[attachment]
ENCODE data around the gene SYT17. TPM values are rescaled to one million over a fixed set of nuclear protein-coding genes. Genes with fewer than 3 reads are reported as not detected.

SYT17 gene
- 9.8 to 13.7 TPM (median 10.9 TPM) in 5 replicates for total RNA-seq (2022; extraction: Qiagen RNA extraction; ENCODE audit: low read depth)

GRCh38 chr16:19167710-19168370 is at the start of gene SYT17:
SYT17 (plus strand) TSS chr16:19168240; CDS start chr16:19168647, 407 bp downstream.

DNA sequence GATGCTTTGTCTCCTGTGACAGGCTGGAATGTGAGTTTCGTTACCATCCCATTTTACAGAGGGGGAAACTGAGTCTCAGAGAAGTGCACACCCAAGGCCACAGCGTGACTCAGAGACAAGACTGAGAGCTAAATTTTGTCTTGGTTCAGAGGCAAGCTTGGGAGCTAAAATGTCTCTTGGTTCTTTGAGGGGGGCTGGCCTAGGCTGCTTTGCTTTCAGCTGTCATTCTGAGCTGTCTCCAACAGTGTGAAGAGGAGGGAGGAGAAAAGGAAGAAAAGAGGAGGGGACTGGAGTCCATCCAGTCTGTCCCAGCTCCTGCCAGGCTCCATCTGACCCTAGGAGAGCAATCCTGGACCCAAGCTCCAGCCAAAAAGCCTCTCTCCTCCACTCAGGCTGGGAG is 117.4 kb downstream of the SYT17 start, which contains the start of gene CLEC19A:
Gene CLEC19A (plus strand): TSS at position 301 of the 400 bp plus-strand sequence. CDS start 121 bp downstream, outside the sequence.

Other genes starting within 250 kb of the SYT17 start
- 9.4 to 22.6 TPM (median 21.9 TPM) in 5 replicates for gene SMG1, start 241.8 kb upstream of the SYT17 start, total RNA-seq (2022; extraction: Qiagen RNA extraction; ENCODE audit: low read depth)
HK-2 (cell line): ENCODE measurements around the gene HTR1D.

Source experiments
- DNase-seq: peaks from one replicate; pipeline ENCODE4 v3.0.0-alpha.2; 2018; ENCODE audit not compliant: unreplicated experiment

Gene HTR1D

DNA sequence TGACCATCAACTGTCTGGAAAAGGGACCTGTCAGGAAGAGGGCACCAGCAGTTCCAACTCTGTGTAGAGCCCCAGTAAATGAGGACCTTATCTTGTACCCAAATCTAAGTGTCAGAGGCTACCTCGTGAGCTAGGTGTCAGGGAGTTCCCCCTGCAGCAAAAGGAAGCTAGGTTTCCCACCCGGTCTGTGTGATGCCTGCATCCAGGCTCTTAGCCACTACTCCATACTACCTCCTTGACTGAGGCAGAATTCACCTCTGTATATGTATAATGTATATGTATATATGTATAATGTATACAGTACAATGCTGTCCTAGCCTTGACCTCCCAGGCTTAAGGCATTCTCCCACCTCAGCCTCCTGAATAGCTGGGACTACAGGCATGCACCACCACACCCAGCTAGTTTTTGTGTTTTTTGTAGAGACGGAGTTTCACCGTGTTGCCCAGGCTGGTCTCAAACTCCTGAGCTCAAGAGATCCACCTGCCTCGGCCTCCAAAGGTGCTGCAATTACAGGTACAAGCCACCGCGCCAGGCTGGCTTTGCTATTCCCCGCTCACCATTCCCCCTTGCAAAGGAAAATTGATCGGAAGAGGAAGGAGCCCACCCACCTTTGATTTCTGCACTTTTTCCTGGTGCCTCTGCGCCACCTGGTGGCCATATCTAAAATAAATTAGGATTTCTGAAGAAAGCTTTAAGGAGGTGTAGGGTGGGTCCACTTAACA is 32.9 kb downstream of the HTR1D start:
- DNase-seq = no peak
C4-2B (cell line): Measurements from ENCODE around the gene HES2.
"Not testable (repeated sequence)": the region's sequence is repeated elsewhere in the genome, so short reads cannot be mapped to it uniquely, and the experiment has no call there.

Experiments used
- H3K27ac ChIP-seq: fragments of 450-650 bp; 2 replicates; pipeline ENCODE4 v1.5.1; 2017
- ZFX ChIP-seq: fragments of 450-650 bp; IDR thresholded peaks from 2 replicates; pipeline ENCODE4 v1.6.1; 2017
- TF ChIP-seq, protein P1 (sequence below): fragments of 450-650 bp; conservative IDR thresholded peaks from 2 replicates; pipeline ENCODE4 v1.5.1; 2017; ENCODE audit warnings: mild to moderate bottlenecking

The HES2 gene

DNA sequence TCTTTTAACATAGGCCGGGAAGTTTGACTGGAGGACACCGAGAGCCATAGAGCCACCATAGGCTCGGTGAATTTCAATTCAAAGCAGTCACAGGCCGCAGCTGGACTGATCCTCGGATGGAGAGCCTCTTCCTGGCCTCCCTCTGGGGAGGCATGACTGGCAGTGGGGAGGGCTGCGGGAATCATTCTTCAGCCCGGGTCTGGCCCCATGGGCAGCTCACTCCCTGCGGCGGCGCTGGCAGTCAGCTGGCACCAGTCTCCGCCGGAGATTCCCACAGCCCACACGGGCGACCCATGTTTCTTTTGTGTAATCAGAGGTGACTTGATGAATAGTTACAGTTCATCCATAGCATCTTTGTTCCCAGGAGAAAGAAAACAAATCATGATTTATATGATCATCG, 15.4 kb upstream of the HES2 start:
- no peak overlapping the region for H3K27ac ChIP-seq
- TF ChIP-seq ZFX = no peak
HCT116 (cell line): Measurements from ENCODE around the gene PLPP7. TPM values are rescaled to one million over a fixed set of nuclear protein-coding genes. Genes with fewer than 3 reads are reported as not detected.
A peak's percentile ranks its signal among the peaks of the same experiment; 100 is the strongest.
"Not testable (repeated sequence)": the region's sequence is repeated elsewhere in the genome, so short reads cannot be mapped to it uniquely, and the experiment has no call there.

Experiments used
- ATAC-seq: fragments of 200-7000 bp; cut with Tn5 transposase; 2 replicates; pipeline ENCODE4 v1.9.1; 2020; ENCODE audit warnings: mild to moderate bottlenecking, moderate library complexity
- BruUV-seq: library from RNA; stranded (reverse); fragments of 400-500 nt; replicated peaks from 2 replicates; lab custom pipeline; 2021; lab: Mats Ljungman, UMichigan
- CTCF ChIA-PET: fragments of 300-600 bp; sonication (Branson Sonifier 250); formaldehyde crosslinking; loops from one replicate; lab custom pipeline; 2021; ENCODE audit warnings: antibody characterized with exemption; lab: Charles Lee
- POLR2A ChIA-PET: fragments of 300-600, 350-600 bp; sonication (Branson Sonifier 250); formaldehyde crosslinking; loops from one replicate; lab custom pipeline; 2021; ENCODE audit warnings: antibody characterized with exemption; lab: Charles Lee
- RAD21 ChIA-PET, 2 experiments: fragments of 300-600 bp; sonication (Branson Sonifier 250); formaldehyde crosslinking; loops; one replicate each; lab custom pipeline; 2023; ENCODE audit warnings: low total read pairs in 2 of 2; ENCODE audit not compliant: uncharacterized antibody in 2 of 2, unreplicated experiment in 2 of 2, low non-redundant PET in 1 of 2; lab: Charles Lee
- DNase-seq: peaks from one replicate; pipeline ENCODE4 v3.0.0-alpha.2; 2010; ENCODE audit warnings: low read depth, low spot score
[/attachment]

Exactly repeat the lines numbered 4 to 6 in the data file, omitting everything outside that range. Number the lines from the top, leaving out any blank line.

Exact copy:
GRCh38 chr16:19167710-19168370 is at the start of gene SYT17:
SYT17 (plus strand) TSS chr16:19168240; CDS start chr16:19168647, 407 bp downstream.

DNA sequence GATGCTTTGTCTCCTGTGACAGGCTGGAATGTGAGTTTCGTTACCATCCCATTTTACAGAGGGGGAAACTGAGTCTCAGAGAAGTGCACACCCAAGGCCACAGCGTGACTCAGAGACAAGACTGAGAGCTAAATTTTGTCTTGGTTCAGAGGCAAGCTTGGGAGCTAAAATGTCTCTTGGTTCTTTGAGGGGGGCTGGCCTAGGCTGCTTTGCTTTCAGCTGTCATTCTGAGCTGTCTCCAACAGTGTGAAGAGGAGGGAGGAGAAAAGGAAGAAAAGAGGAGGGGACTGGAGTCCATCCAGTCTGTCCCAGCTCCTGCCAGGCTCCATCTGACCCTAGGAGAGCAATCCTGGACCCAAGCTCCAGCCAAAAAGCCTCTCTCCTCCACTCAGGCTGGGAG is 117.4 kb downstream of the SYT17 start, which contains the start of gene CLEC19A: